December 20, 1989
Appeal from Third Judicial District Court, Lyon County; Archie E. Blake, Judge.
Terri Steik Roeser, Nevada State Public Defender and John C. Lambrose, Chief Deputy, Carson City, for Appellant.
Brian McKay, Attorney General, Carson City; William G. Rogers, District Attorney and Eileen Barnett, Deputy District Attorney, Lyon County, for Respondent.
On March 19, 1988, at approximately 3:00 a.m., appellant was arrested for driving under the influence of intoxicating liquor (DUI). Because appellant had two prior convictions for DUI within the last seven years, the state charged appellant with felony DUI. See NRS 484.3792. Appellant then waived his right to a preliminary hearing and proceeded directly to arraignment where, pursuant to negotiation, he pleaded guilty to one count of DUI.
Appellant objected at his sentencing hearing to the admission of his prior DUI convictions. Specifically, appellant argued that neither of the two exhibits offered by the state to prove the existence of appellant's two prior DUI convictions met the standard set forth by this court in Koenig v. State, 99 Nev. 780, 672 P.2d 37 (1983). The district court disagreed, admitted both exhibits, and sentenced appellant to a term of three years in the Nevada State Prison. The district court also ordered appellant to pay a fine of $2,000.00. This appeal followed.
Appellant first contends that the district court erred when it determined that the documents used by the state to evidence appellant's 1987 conviction were sufficient to establish that the conviction was constitutionally obtained. We agree. Appellant's 1987 conviction for misdemeanor DUI was obtained pursuant to a guilty plea. In Koenig v. State, 99 Nev. 780, 672 P.2d 37 (1983), this court held that the records supporting a misdemeanor conviction obtained pursuant to a guilty plea need not meet the same stringent standard as the records supporting a felony conviction that was obtained pursuant to a guilty plea. 99 Nev. at 789, 672 P.2d at 43. This court recognized, however, that a prior misdemeanor conviction that was obtained pursuant to a guilty plea may not be used to enhance a DUI conviction to a felony unless the district court determines that the records supporting the conviction demonstrate that the defendant was either represented by counsel or formally waived his right to counsel. Id. at 788, 672 P.2d at 42. See also Baldasar v. Illinois, 446 U.S. 222 (1980), reh. den. 447 U.S. 930 (1980). Once this preliminary determination is made, the validity of the prior guilty plea is established if the records of the misdemeanor prosecution reflect that the "spirit of constitutional principles" was respected in that proceeding. Koenig, 99 Nev. at 788-790, 672 P.2d at 43.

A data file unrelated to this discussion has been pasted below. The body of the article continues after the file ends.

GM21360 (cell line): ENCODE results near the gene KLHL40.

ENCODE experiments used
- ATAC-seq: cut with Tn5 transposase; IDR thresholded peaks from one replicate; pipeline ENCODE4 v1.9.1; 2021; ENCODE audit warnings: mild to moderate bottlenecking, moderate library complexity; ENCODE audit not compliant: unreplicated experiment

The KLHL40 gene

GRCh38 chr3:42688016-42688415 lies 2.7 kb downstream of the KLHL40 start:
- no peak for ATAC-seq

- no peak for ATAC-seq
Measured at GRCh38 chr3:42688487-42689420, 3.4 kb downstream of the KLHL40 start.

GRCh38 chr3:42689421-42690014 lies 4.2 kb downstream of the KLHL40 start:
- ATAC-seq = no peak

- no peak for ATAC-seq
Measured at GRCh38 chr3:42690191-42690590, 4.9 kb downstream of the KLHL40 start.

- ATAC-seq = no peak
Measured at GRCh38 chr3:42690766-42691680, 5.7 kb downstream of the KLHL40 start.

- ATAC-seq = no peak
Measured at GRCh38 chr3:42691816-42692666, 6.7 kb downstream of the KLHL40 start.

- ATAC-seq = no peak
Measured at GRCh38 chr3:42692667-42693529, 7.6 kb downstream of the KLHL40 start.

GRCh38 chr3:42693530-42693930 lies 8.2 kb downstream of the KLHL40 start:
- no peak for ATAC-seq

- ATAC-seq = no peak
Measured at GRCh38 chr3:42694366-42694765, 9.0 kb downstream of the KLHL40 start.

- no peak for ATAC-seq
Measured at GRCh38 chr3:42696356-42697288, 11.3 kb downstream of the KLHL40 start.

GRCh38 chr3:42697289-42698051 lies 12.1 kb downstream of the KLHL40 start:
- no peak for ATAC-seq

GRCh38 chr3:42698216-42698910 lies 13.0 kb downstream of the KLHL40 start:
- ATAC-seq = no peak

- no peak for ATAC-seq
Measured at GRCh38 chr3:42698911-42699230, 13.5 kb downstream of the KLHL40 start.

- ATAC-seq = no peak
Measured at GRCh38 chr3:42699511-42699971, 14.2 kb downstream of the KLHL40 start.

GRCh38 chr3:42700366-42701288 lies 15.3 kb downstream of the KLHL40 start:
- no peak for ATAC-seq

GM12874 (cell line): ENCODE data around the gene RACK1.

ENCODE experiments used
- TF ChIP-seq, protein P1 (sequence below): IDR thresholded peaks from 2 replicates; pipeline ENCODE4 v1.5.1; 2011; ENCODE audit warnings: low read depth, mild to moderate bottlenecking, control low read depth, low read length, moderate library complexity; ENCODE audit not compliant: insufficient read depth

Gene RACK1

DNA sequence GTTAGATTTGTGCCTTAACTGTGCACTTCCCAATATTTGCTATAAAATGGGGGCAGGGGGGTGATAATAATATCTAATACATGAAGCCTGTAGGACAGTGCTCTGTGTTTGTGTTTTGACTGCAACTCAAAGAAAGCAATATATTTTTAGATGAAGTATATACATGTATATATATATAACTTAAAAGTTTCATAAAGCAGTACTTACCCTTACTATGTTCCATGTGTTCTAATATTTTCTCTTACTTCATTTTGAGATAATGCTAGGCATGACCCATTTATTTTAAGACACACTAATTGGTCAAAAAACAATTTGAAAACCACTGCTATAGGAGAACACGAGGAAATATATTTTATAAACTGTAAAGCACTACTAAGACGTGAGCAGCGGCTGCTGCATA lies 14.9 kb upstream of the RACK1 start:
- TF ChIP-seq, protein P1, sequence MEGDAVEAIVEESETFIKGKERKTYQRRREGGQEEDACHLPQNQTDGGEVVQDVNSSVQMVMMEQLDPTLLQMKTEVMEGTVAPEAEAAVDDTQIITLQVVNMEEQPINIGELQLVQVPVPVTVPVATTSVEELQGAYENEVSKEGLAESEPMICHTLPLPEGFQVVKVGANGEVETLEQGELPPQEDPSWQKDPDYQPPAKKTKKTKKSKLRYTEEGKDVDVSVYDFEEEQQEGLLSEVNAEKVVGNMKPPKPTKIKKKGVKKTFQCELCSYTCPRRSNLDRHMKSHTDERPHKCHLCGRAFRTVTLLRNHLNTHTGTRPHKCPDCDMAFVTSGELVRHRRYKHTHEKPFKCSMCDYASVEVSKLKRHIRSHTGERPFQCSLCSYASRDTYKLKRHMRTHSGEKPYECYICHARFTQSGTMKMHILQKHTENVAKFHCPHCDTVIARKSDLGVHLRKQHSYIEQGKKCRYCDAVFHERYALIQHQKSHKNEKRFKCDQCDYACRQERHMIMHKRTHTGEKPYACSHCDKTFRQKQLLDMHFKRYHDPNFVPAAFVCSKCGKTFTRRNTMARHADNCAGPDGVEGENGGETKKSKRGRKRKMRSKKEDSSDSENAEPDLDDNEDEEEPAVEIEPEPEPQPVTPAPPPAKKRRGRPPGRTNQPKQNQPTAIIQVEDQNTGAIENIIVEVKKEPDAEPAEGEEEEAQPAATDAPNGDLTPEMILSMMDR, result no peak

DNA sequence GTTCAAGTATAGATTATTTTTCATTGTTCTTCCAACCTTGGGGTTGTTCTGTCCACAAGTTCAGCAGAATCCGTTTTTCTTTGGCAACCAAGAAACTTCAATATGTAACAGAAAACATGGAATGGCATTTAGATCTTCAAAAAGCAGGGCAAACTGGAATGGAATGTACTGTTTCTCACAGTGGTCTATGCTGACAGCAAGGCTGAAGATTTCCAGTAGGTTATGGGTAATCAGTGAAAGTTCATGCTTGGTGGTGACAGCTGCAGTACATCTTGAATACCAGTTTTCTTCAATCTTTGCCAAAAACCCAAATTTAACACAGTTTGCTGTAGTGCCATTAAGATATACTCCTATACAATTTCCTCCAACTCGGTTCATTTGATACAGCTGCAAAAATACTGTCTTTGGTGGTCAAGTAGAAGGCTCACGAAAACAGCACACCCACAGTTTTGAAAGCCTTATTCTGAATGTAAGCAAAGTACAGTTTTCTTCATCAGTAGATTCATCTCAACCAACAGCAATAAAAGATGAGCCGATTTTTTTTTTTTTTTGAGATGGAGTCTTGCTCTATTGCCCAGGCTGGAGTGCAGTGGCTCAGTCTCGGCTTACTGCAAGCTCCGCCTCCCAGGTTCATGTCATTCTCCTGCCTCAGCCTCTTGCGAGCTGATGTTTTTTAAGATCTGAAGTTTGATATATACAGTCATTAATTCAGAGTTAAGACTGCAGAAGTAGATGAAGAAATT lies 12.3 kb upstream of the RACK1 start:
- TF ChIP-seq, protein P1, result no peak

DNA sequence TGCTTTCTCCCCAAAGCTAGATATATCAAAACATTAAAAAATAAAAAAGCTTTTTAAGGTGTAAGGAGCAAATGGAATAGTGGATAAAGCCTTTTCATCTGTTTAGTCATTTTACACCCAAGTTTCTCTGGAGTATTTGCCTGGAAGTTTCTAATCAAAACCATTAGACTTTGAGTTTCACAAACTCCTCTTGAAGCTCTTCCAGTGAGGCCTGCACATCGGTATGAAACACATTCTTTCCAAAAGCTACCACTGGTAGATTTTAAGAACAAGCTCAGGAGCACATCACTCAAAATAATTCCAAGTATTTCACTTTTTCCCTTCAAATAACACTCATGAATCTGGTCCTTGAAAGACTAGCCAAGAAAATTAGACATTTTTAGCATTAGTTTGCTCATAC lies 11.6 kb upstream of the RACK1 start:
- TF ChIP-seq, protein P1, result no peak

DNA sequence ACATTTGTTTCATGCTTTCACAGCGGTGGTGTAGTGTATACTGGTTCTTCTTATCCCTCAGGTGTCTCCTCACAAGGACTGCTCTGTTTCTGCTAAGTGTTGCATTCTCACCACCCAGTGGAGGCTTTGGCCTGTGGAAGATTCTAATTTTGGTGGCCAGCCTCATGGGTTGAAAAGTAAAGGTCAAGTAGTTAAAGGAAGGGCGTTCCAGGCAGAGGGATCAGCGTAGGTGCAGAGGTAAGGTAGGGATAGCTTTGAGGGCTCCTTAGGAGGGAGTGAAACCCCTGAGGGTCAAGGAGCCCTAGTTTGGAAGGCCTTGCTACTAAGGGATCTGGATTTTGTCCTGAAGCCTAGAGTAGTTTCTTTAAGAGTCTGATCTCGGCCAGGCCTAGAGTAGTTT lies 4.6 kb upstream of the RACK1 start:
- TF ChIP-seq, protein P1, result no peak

In the present case, the record of appellant's 1987 conviction contains a waiver of rights form which reflects that appellant was advised of the following rights in that proceeding:
1. The right to plead guilty or not guilty;
2. The right to trial by jury or the court;
3. The right to confront the witnesses against him;
4. The right to present evidence and to testify on his own behalf or to remain silent;
5. The right to have witnesses subpoenaed and to obtain evidence on his behalf;
6. The right to have counsel of his own choosing or court-appointed counsel if he was unable to afford counsel;
7. The right against self-incrimination.
On page two of that form, however, appellant initialed both of the following paragraphs:
9. Defendant waives (gives up) his right to be represented by an attorney.
10. Defendant does not waive (give up) his right to be represented by an attorney.
Under these circumstances, it is impossible to conclude that appellant knowingly waived his right to counsel prior to entering his guilty plea in the 1987 prosecution. Therefore, we conclude that appellant's 1987 conviction should not have been used to enhance appellant's present DUI offense to a felony.
Appellant also contends that the district court erred when it determined that the records supporting his 1983 conviction for misdemeanor DUI were sufficient to enhance appellant's present conviction to a felony. We have reviewed those records, however, and we have determined that they reflect that appellant was represented by counsel in the 1983 prosecution, and that the spirit of constitutional principles was respected in that proceeding. See Koenig v. State, 99 Nev. 780, 672 P.2d 37 (1983). Therefore, the district court did not err when it determined that appellant's 1983 conviction was constitutionally obtained. Id.
Because the district court erred when it determined that appellant's 1987 conviction was constitutionally obtained, we reverse appellant's conviction for felony DUI, and we remand this case to the district court with instructions to sentence appellant as a second-time DUI offender.